The PG Cert is offered as a 9 month part-time course comprising 3 modules of 10 ECTS each. The MSc programme is offered as a part-time, three year course with an option of award after 2 years if the Dissertation project is completed successfully after this length of time. The MSc is comprised of two parts: a taught component (consisting of the PG Cert and 4 optional 5 ECTS modules) and a research component. The taught component will include lectures, clinic attachments, workshops and tutorials. During the taught component students will be expected to carry out one piece of course work relating to each module consisting of a written assignment, written examination or an oral presentation. Modules 1-3 will be taught in the first year, module 4 (Dissertation) will have taught components in the second year and the remaining optional modules will be taught in the second year. The research project will be carried out in years 2 and 3 for which students will submit a dissertation for examination and a viva either at the end of the 2nd or 3rd year. The PG Cert consists of 42 hours of lectures, 36 hours of clinic attendance, 36 hours of tutorials/workshops with course tutors (online and face to face) and 150 hours of Blackboard tasks, giving a total of 264 hours of teaching. Students will be expected to spend 316 hours of private study and a further 170 hours on assessed coursework. Assessed coursework will include essays and reports with a word limit of 2000-2500 words; written examinations and practical examinations. The MSc comprises a further 98 hours of lectures, 16 hours of clinic attendance, 42 hours of tutorials/workshops with course tutors (online and face to face) and 120 hours of Blackboard tasks, giving a further 276 hours of teaching. Students will be expected to spend a further 604 hours of private study and a further 620 hours on assessed coursework. Overall the MSc consists of 140 hours of lectures, 52 hours of clinic attendance, 78 hours of tutorials/workshops with course tutors (online and face to face) and up to 270 hours of Blackboard tasks, giving a total of 540 hours of teaching. Students will be expected to spend 920 hours of private study and a further 790 hours on assessed coursework. A total of 90 ECTS are required for the Masters degree to be awarded. Year One: Certificate of Advanced Study in Allergy Term one: The Scientific Basis of Allergy (Core) 10 ECTS The module will include: orientation to Master’s study and Blackboard; key elements of NHS structure; important national initiatives in Allergy; basic immunological mechanisms, T cells and cytokines, adhesion and co-stimulatory molecules, allergens and allergic inflammation, ontogeny of immune responses, genetic regulation, epidemiology of allergic disease, the immunological basis of asthma, rhinitis, eczema, food allergy and drug allergy. Assessment will be examination incorporating extended matching items and one best answer questions.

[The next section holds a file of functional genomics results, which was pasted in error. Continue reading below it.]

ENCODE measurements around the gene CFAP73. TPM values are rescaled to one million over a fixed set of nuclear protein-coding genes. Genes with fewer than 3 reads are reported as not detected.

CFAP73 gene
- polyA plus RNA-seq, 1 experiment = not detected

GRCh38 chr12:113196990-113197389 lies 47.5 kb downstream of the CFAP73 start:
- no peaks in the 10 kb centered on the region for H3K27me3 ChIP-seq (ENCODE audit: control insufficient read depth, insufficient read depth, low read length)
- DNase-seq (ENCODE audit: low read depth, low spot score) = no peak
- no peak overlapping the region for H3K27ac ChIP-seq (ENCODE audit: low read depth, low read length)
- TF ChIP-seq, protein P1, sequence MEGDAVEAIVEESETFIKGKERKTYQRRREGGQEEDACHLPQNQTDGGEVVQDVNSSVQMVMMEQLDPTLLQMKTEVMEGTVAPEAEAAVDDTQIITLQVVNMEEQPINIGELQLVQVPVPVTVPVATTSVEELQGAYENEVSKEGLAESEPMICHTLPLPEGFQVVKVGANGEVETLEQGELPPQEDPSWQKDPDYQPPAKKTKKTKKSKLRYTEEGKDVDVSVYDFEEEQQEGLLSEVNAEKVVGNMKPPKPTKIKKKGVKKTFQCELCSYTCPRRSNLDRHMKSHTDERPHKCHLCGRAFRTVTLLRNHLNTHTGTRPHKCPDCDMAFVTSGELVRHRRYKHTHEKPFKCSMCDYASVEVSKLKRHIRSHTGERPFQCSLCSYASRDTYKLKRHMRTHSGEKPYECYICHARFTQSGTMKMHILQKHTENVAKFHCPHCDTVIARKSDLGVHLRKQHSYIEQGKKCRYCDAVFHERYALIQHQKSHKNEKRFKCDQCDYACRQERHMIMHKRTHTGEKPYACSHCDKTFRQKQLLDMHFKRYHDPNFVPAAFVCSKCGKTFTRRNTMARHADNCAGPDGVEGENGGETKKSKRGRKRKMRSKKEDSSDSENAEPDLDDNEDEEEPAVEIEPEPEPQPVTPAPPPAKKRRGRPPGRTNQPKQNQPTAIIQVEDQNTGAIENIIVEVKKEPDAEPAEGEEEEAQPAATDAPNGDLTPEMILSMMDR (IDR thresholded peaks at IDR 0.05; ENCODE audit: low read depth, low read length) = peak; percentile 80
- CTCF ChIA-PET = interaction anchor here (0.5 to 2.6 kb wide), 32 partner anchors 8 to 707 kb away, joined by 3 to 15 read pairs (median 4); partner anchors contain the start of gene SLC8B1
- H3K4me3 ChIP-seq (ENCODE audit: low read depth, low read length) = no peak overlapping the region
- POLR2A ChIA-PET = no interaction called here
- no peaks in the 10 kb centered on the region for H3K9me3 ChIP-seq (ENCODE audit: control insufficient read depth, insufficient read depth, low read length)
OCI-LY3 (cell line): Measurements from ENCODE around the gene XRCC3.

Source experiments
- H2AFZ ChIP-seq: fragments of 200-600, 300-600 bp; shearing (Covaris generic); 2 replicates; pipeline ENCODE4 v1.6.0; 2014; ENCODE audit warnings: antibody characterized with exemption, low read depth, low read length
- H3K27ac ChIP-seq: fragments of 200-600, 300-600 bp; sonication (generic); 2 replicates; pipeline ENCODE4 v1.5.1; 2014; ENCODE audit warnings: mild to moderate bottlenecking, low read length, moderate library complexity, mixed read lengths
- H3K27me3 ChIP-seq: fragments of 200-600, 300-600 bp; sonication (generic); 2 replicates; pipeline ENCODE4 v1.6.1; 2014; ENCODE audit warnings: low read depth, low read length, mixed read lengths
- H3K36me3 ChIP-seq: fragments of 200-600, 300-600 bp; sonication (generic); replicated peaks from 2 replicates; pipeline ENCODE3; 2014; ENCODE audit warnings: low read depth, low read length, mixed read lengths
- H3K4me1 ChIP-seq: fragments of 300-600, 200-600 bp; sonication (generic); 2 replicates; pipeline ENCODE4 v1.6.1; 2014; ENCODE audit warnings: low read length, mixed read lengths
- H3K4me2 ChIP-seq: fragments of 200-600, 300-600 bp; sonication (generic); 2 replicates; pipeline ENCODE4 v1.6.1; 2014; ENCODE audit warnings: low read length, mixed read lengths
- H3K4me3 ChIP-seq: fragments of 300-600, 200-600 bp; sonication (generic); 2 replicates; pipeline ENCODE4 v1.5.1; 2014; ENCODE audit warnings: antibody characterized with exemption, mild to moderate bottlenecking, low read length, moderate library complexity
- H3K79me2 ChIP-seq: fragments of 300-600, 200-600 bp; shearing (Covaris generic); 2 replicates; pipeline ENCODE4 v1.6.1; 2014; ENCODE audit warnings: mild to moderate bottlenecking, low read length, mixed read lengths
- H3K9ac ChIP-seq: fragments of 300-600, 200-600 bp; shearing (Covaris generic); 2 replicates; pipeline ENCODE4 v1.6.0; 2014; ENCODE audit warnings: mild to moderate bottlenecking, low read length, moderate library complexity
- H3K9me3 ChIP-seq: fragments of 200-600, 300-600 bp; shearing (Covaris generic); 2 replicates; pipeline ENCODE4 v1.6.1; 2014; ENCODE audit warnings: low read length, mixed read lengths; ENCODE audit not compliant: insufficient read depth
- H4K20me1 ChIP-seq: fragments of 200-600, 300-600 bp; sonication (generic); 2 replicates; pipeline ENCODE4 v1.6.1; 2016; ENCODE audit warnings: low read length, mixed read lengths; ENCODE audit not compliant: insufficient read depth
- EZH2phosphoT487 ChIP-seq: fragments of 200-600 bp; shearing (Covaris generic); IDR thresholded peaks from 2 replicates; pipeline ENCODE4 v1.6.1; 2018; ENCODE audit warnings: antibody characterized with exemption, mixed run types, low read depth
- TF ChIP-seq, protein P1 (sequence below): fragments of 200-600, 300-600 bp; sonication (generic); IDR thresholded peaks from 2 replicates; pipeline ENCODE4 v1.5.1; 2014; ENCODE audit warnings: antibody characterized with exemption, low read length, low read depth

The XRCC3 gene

Term Two: Diagnosis and Treatment of Allergic Disease (Core) 10 ECTS This module will cover the range of scientific and clinical diagnostic and therapeutic techniques required to manage allergic disease. The relative importance and choice of both in vivo and in vitro diagnostic tests will be explored. The techniques available to investigate the manifestations of allergic disease in the lung, the nose, the skin, the gut and the eye will be researched and assessed in the form of an extended case history including a critical appraisal of recent research literature in the area. Practical skills in diagnostic techniques will be examined. Term Three: The Cutting Edge of Allergy (Core) 10 ECTS This module will address areas of allergy that are currently at the forefront of allergy research programmes. It will build on the previous modules to investigate immune modulation and genetic advances in allergic disease and will highlight preventative strategies and predictive factors. Both inter- and intra-cellular mechanisms will be covered. Topics will include: Pre and probiotics, peptide vaccines, immunomodulation with small molecules, signal transduction, dendritic cells, smooth muscle and remodelling and imaging. Assessment will be by written assignment investigating novel approaches to defining disease progression or management. To progress to years 2/3 students must have passed all the assessments for Year 1. At this stage students decide whether they wish to complete their MSc over a total of 2 or 3 years. If they choose the 2 year option they study Module 4 (research project) and their choice of 4 out of the 6 optional modules all in year 2. If they choose the 3 year option they study the 4 optional modules in Year 2 and the research project in either year 2 and 3 or in year 3 alone. Year Two (2 year option) Research methods and project (core) 40 ECTS This module will provide a general overview of research methods in healthcare and reinforce understanding of the importance of research for the evaluation of clinical practice. The following aspects will be included in this course: theoretical and applied statistics; descriptive and inferential statistics; populations and samples. Students will explore the use (and mis-use) of statistical software for data analysis. In particular they will be gain skills in descriptive statistics; those that explore differences between groups and those that examine relationships between variables. Skills learned in this module will be consolidated by practical experience in designing, constructing and presenting a research project by dissertation. Participants will prepare a research plan for approval by July in their first or second year of study. They will then conduct the planned research and produce a dissertation of 10,000 words (+/- 10%) (excluding tables, appendices and references). Projects will relate to module areas and will be supervised either by the Module Director or by another supervisor approved by that Module Director. Projects can either be carried out at Imperial College or at the student’s own institution provided appropriate supervision can be established. An Imperial college based on-site supervisor will be essential to oversee the project and to make sure it stays on track. Supervisors will be confirmed at the beginning of the course and regular meetings with the on-site supervisor are essential to monitor progress. Students will be required to present their project proposals (in both oral and written formats) before commencement of the project. Systematic reviews or audits carried out at the student’s own institution are acceptable as research projects as long as the student can demonstrate their understanding of the research issues and their implication for allergic disease. Assessment will be by both presentation of the written research Dissertation and a viva voce and a choice of 4 out of: Allergic Airways Disease and Asthma 5 ECTS This module will cover the normal structure and function of the lung and how this is altered by allergic disease. It will develop knowledge of the immunological and physiological mechanisms of airway disease and provide experience of the skills and techniques required to diagnose and monitor respiratory problems and deliver appropriate management plans in both adult and paediatric situations. Current research themes with a potential impact on diagnosis and treatment will be explored. Rhinitis and Hayfever 5 ECTS This module will cover normal nasal physiology and anatomy and how this is altered by allergic disease. It will develop knowledge of the immunological and physiological mechanisms of nasal disease and promote competence and practical skills in its diagnosis and assessment as well as informing selection of treatment regimens. Current research themes with a potential impact on diagnosis and treatment will be explored. Allergic Skin Disease 5 ECTS This module will cover normal structure and function of skin and how this is altered by allergic disease. It will develop knowledge of the immunological and physiological mechanisms of allergic skin conditions and promote competence and practical skills in their recognition and management. Current research themes with a potential impact on diagnosis and treatment will be explored. Allergic Gastrointestinal Disease 5 ECTS This module will cover normal structure and function of the gastrointestinal tract and how this altered by allergic disease. It will develop knowledge of the immunological and physiological mechanisms of a range of allergic gastrointestinal diseases, including both IgE and non-IgE mediated hypersensitivities and promote competence in their recognition and current management as well as investigating potential future strategies indicated by current research. Food Hypersensitivity 5 ECTS This module will cover both food hypersensitivities and intolerances and will develop the skills to discriminate the physiological differences between them. It will promote knowledge and practical skills in the dietary and nutritional management of hypersensitivity and intolerance reactions to foods and investigate potential new strategies indicated by research programmes for their treatment and possible prevention. Paediatric Allergy 5 ECTS This module will address the areas of allergy that require specific knowledge of paediatric processes including immune mechanisms, diagnostic techniques, management and family issues. Specific topics will include: The Allergic March, infant wheeze, food allergies and intolerances in early life, eczema and early differential diagnosis, paediatric allergic gastrointestinal disease, child protection issues and general paediatric problems presenting in an allergy clinic. Year Two (3 year option) Choice of four out of the six optional modules, plus the research project if study time allows. Year Three (3 year option) Research Project